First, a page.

England on top of the cricket world

NORMAN DA COSTA, Special to QMI Agency

, Last Updated: 3:02 AM ET

TORONTO - Birmingham was hit by rioting and looting. And at Edgbaston, just two kilometres away from the centre of the city, India’s national cricket team got mugged by England. Not only were the visitors clobbered, they also lost their No.1 Test ranking to England, the country that introduced the sport to the world.

After one-sided victories in the first two Tests, England pulled off another emphatic win Saturday — this time by an innings and 242 runs with a day to spare. Alastair Cook’s career-best 294 helped England post a gigantic 710 for seven declared in reply to India’s 224. Then fast bowler James Anderson claimed four for 85 as India was bundled out for 244 in its second knock to give England a 3-0 lead in the four-match series.

“It’s been a goal of ours to reach the top of the rankings for a long time,’’ said England captain Andrew Strauss. “ It’s a great testament to everyone involved in the England setup and fills me with a lot of pride.”

India’s skipper Mahendra Singh Dhoni stated the obvious. “We’ve not been up to the mark in this series and the margins of defeat have been getting bigger and bigger. There are areas we need to improve in the side ... but overall to play really good cricket you have to be consistent and that’s what England have done.”

This was the most-hyped Test series in maybe a decade or so but India with its star-studded millionaire players surrendered without so much as a fight. It comes as no surprise that immediately following the loss Saturday, India’s governing cricket body announced it will launch a probe on the capitulation of a team that was No.1 for 21 months. Enough said about India.

Let’s look at what went right for the all-conquering England squad.

First and foremost, England played as a team rather than individuals and there lay the difference. Take the pace attack of Anderson, Stuart Broad and Tim Bresnan. They attacked as a pack, never allowing the Indians to grab the initiative. And then Strauss, Cook, Eoin Morgan, Jonathan Trott and Matt Prior treated the Indian bowling with utter contempt.

What happened to the great Indian spinners like Bishen Singh Bedi, Bagwat Chandrasekhar and Anil Kumble who terrorized the world with their guile? With the exception of Rahul Dravid, what happened to the other “great” batsmen? Opener Virender Sehwag rued his return from injury to Test cricket at Edgbaston by collecting “a king pair” — that’s two ducks in cricket lingo.

Fire in Babylon

Local fans will get the rare opportunity of taking in Stevan Riley’s Fire in Babylon, an 88-minute documentary on the dominance of the West Indies squad in the 1970s and 1980s. It is being screened for free at The Royal Theatre at 7 p.m. tonight. There is some outstanding footage of the Fearsome Four — Michael Holding, Joel Garner, Andy Roberts and Malcolm Marshall — who as the movie claims “brought the world to its knees and a nation to its feet” with their barrage of bouncers. No team ever dominated any sport as long as this particular group of West Indians that included the legendary all-rounder Garfield Sobers and batsman par excellence Viv Richards ... Canada opens a two-day match against the United States Monday.

Mendis magic

Ajantha Mendis spun his way into the record book with the almost unbelievable figures of 4-1-16-6 to lift Sri Lanka to a 2-0 sweep in the Twenty20 series against visiting Australia. Australia, needing 158 for a win, collapsed after compiling 71 without loss and Mendis’ outstanding accomplishment is likely to stay in the book for a long time ... In the first Twenty20 encounter it was the bat of skipper Tillakaratne Dilshan that whacked the Aussies. He scored an unbeaten 104 as Sri Lanka made 198 for three to propel the home team to a 35-run win ... Australia bounced back to win the first of five one-day internationals, thanks to a furious spell of fast bowling by Mitchell Johnson who captured six wickets for 31 runs to dismiss Sri Lanka for 191. Aussies reached 192 for three.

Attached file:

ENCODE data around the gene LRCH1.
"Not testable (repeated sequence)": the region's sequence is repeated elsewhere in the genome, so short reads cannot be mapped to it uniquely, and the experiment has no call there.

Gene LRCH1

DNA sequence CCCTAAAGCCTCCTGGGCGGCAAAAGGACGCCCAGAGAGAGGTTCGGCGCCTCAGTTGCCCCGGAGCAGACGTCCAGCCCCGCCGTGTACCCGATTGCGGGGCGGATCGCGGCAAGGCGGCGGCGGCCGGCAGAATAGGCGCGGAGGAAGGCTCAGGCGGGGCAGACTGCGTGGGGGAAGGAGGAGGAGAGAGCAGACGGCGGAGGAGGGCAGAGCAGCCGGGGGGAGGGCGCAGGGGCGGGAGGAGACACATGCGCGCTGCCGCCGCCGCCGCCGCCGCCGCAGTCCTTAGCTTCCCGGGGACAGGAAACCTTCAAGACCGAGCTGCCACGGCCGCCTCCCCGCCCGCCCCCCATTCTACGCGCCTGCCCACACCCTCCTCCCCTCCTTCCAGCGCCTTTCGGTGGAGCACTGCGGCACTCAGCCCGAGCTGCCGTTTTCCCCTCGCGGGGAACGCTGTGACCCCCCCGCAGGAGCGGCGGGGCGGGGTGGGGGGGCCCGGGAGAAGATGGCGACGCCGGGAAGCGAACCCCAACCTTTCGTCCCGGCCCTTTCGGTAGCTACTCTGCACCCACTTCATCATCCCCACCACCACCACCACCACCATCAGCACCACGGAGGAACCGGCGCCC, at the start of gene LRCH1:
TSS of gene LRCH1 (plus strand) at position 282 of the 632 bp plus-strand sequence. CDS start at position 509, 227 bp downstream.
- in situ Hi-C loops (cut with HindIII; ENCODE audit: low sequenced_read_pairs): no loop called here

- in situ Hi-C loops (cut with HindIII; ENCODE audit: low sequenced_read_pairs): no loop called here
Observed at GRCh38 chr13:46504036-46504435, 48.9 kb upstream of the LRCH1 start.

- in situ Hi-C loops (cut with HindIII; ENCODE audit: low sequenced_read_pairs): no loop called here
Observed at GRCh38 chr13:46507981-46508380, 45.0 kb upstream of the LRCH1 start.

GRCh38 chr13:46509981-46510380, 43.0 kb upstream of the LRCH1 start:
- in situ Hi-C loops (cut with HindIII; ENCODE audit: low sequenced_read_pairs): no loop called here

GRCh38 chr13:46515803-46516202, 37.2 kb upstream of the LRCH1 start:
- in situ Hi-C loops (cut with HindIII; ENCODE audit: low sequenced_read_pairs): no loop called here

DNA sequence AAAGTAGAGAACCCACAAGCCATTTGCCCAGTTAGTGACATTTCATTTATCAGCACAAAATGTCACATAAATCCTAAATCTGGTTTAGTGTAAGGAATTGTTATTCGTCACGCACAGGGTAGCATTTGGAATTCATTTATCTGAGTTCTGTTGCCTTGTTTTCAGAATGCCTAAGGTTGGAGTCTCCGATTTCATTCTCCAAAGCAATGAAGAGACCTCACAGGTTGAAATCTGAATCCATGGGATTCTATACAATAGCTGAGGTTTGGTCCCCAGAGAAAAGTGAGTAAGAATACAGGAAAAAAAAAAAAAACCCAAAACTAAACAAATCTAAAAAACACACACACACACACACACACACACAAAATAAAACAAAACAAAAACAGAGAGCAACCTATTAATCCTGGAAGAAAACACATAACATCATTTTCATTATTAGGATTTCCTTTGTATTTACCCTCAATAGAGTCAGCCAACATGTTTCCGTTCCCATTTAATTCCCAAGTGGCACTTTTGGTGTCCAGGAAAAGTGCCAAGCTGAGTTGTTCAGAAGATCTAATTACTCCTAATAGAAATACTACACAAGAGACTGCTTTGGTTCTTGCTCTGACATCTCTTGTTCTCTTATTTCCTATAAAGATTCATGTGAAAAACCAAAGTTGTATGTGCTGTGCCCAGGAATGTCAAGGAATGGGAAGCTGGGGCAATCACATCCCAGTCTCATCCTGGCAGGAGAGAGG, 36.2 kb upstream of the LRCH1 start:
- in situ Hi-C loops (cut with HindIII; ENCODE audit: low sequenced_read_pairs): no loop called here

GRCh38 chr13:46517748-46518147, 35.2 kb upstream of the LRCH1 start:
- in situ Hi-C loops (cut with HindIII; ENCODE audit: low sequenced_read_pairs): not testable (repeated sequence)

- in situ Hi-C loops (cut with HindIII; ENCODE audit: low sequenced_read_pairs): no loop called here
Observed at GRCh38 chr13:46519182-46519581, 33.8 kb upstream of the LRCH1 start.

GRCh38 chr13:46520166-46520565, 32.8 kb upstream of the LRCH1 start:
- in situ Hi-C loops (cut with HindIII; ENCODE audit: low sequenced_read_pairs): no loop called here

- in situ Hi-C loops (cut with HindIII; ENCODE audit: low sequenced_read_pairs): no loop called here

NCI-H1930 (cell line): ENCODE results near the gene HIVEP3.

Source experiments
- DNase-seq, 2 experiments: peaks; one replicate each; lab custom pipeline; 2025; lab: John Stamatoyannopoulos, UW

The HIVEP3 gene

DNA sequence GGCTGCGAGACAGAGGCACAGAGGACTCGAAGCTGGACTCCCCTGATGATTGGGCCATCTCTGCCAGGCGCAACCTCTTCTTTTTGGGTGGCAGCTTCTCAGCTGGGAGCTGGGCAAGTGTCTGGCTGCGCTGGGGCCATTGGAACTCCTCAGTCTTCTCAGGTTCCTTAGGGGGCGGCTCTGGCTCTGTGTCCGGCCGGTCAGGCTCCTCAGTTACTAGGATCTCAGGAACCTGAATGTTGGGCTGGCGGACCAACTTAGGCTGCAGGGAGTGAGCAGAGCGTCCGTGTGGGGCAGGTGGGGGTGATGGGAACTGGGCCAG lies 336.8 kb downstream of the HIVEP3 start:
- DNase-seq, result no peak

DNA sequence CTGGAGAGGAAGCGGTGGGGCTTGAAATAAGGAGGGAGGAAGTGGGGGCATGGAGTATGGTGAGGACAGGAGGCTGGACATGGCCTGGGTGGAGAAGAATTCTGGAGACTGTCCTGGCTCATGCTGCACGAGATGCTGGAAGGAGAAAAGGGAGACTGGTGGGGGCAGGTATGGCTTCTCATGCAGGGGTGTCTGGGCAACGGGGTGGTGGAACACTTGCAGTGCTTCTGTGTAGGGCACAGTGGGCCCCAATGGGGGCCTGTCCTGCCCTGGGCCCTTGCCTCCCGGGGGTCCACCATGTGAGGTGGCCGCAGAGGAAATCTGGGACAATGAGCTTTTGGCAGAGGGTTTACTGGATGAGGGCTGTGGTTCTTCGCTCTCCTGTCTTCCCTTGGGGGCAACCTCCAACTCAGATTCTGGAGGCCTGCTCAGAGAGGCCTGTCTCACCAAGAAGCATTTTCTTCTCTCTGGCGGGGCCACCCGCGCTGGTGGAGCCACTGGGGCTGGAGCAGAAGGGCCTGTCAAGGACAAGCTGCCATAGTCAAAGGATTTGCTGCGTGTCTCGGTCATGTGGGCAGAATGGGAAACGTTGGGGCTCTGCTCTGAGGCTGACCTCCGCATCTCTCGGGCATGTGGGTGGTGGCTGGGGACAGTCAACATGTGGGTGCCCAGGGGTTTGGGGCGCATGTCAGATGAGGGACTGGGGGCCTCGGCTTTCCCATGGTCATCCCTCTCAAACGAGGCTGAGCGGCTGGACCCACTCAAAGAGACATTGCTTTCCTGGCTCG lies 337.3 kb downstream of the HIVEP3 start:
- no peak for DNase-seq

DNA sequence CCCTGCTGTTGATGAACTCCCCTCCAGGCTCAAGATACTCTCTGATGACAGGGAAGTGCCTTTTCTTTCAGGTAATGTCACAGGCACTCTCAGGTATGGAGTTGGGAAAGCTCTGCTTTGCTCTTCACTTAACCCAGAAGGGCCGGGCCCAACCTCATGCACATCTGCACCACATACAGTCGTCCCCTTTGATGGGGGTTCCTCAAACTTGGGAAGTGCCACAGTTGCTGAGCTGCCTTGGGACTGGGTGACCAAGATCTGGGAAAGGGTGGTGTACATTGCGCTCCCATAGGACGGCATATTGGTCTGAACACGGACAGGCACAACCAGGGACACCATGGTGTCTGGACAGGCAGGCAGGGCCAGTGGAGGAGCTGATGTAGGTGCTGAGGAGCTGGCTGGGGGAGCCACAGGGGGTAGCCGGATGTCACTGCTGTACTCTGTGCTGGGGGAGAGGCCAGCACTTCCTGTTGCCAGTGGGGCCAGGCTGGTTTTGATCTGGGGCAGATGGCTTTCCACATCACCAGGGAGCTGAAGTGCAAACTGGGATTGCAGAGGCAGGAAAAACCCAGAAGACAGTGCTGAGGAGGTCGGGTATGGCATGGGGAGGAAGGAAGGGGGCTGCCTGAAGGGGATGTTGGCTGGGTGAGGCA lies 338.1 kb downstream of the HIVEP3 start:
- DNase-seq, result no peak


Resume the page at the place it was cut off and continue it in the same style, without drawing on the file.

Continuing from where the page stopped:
Zimbabwe a hit

It’s been a bitter-sweet return to Test cricket after a six-year absence. The country withdrew from Test cricket after bitter disputes between players and officials and rules regarding selection of black players in a sport dominated by whites.

On the field Zimbabwe thrashed Bangladesh in a one-off Test at Harare, but Zimbabwe Cricket announced things aren’t all that rosy with its bank account, this despite a hectic summer schedule. Zimbabwe will play one Test against Pakistan and New Zealand and several one-day and Twenty20 matches in the next five weeks. “It costs us around $1.1 million (U.S.) to host a tour,” Ozias Bvute, managing director of Zimbabwe Cricket told ESPNcricinfo. “We only earn about $200,000 from TV rights, although it will be slightly less against New Zealand, and about $150,000 from sponsorship.’’

Bvute added India and England are the only two countries that could inject much-needed cash into Zimbabwe’s coffers. But India has a hectic schedule and England will not tour Zimbabwe because of ongoing political problems concerning President Robert Mugabe.

Quick wickets

Michael Carberry stroked his way to a superb 300 for Hampshire but the English County match versus Yorkshire ended in a draw. Some fans will remember the name as he was capped for England but was then sidelined by injury. His South African partner Neil McKenzie hit 237 and the two put on 523 for the third wicket in a total of 599 for three, the third highest score ever recorded in county cricket. . . . Neil McCallum will call it a day to his international career with Scotland after today’s match against Hampshire to return to his job as a teacher.


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